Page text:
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    Bitcoin’s 'Known Problems' Enjoy Miracle of Metamorphosis

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    The way Bitcoin has been implemented appears to be a far cry from what financial pioneer Satoshi Nakamoto had hoped it would be in 2008, or is that not so apparent?

    Bitcoin.org writer David A. Harding has outlined what is referred to as “known problems” in the Bitcoin whitepaper, developed by the flagship cryptocurrency’s creator, Satoshi Nakamoto. Most particularly, he sheds light on changes in terminology and how differently Bitcoin has been implemented compared to the original aim.

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    For instance, according to David A. Harding’s abstract, published on GitHub, what is obvious from current operations with Bitcoin is the so-called Proof-of-Work (PoW) algorithm coming to the fore. The blockchain is now functioning according to “the chain demonstrating the most PoW,” rather than simply “the longest chain,” as the man or woman under the pseudonym Satoshi Nakamoto originally described.

    “The change from checking for the longest chain to checking for the most-work chain occurred in July 2010, long after Bitcoin’s initial release,” Harding noted.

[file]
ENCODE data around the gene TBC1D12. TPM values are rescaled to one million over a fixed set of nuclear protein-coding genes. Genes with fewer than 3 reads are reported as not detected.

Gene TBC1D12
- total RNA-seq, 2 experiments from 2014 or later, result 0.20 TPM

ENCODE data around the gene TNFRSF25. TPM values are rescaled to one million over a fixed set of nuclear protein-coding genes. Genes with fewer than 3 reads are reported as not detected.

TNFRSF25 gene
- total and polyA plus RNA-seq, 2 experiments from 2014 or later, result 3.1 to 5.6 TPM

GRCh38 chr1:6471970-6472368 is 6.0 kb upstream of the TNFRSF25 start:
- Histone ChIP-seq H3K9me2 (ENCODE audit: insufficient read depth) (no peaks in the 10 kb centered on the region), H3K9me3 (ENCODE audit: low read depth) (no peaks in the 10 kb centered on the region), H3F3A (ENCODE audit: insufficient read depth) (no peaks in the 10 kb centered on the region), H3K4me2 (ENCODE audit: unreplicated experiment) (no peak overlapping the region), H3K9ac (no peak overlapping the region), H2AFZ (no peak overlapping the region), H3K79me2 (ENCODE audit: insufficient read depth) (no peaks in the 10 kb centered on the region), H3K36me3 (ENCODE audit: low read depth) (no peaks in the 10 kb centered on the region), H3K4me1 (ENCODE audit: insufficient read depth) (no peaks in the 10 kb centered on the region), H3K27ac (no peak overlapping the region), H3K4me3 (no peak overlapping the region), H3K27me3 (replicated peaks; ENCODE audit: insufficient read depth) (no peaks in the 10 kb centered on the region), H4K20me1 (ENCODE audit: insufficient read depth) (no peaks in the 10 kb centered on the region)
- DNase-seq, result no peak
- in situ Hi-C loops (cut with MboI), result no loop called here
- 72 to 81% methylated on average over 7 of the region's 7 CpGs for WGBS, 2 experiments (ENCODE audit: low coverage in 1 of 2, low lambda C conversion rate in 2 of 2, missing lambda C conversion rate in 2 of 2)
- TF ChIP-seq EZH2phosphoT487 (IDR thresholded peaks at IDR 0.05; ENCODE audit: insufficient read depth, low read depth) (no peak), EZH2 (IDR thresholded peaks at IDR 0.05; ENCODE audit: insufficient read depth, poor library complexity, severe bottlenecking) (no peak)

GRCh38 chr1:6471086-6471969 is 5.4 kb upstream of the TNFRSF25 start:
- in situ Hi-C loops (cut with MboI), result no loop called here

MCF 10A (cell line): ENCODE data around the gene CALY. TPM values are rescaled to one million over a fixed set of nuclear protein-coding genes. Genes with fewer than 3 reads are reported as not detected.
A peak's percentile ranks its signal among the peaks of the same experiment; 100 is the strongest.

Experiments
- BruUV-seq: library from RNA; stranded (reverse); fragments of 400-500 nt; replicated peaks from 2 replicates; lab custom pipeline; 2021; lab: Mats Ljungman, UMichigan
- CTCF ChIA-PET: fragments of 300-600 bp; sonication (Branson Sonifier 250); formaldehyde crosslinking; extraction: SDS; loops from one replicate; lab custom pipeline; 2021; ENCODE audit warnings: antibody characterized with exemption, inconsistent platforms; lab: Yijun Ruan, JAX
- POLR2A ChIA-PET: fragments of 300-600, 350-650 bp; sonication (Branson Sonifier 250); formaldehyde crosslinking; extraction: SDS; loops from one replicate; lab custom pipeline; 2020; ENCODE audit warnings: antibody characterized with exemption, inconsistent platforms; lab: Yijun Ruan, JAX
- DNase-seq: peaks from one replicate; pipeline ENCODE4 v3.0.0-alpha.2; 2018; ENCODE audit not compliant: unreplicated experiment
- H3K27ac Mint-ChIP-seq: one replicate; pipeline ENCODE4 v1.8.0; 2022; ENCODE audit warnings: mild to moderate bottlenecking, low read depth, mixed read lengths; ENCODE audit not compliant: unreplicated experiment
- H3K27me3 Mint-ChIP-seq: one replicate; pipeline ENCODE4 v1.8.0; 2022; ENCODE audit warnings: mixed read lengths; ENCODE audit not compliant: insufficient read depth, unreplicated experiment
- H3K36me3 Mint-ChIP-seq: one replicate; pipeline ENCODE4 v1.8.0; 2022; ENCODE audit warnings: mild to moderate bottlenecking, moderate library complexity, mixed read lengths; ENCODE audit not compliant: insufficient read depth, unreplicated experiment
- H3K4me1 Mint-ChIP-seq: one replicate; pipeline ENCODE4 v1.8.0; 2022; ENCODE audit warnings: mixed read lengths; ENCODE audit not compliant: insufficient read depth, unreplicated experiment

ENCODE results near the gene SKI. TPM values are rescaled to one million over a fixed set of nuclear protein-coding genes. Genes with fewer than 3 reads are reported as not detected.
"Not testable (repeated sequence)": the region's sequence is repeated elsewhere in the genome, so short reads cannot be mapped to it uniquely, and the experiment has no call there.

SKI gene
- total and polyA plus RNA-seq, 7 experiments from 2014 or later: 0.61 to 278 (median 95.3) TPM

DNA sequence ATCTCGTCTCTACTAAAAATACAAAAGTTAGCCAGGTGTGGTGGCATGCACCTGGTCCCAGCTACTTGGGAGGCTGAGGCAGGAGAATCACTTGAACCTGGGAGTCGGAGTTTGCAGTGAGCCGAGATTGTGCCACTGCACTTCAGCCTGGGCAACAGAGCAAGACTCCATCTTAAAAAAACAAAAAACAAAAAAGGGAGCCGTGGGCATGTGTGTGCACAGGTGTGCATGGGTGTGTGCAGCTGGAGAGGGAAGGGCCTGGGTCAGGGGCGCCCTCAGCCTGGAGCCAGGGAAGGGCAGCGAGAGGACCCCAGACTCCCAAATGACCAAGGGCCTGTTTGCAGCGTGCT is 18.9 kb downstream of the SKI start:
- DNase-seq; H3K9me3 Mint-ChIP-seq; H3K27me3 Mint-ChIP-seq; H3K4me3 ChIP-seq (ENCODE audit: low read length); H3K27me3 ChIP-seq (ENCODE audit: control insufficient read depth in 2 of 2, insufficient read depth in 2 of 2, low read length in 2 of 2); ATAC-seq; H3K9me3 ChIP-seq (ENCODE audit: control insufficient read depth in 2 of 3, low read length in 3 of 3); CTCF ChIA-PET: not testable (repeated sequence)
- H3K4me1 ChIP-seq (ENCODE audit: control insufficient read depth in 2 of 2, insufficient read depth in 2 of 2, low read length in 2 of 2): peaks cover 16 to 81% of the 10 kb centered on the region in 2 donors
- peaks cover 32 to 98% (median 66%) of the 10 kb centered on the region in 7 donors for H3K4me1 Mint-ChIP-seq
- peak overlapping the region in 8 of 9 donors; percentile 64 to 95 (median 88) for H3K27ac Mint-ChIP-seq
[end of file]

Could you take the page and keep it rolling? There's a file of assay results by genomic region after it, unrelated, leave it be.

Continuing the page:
Separate remarks centered on the issue of disk space. Whereas according to Bitcoin’s whitepaper, when the latest transaction of a coin “is buried under enough blocks,” the earlier transactions “can be discarded” to save disk space, in reality there is no way to prove in Bitcoin that “a transaction has not been spent except to process all subsequent data in the blockchain.” The latter means that upcoming nodes will need to process all transactions occupying disk space.

    Separately, Harding pondered privacy in the nascent economic segment: though it was originally stated that “some linking is still unavoidable” when the same owner is mining Bitcoins and conducting multi-input transactions, today’s computer engineers have devised a technique known as CoinJoin, which is essentially a software that doesn’t reveal if the owner is common for a number of inputs, since it is not relevant, Harding argued.

    Having reached a historic record of $20,000 per coin in mid-December 2017, Bitcoin slumped to a mere $6,000 in the subsequent two months, with investors and Bitcoin enthusiasts now eagerly speculating on its future, as well as whether the flagship had been “artificially inflated.”

    According to Coinbase, the largest US cryptocurrency exchange platform, Bitcoin’s current value stands at just above $6,100 per coin, down around 18 percent from last month.

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    finances, chain, cryptocurrency, blockchain technology, white paper, Bitcoin, Satoshi Nakamoto, Japan
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